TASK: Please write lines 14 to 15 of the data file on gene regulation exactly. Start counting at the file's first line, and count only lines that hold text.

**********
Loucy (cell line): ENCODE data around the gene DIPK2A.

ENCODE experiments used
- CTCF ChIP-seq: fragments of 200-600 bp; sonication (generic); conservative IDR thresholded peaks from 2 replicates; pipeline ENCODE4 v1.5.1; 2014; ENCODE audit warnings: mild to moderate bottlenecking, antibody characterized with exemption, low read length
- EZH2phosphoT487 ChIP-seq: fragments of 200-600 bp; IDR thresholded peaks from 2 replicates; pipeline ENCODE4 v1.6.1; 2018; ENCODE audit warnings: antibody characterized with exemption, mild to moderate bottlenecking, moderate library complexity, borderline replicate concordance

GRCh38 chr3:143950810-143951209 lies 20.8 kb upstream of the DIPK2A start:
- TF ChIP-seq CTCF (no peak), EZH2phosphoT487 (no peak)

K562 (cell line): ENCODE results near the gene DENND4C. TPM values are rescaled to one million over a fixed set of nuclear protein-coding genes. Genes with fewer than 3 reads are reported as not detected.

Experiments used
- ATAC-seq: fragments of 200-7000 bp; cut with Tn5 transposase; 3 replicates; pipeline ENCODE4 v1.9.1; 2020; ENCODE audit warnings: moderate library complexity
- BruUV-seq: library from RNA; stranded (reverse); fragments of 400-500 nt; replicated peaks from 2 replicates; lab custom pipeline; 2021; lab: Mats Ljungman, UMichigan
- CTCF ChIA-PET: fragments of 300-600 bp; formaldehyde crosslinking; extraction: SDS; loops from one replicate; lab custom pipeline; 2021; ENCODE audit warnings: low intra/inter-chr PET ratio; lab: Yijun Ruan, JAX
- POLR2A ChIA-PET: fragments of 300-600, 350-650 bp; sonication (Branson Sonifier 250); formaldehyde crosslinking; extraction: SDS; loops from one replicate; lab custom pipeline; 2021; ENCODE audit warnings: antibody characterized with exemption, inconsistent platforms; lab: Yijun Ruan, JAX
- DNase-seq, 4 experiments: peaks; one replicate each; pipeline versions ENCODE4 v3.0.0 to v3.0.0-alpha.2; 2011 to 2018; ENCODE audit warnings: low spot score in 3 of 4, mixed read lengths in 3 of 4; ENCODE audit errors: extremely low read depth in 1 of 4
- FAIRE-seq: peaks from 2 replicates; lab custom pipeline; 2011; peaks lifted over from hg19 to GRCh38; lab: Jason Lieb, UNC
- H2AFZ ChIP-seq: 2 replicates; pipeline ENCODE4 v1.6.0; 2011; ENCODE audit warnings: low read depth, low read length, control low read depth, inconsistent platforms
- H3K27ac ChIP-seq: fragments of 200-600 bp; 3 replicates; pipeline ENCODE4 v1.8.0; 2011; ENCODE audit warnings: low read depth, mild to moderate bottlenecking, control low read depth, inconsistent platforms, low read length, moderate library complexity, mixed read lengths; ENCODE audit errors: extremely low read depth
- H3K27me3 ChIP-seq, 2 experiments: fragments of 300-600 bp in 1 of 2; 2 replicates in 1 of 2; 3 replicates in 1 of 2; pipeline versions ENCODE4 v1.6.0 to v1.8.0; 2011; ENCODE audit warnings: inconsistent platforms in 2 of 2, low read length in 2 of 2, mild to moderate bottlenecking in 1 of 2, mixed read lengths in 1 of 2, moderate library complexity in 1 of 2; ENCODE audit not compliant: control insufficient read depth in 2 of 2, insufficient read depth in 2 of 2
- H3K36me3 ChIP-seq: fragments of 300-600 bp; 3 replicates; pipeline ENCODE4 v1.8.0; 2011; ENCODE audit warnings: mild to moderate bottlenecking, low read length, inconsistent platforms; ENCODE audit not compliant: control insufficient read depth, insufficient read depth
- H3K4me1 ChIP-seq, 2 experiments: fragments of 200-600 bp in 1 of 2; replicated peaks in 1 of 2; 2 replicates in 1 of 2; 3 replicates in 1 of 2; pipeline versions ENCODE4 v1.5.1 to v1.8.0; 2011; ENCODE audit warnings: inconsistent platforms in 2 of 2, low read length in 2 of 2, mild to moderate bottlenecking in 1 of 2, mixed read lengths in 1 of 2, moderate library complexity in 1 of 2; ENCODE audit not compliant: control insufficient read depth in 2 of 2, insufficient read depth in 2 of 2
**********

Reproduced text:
- FAIRE-seq: peaks from 2 replicates; lab custom pipeline; 2011; peaks lifted over from hg19 to GRCh38; lab: Jason Lieb, UNC
- H2AFZ ChIP-seq: 2 replicates; pipeline ENCODE4 v1.6.0; 2011; ENCODE audit warnings: low read depth, low read length, control low read depth, inconsistent platforms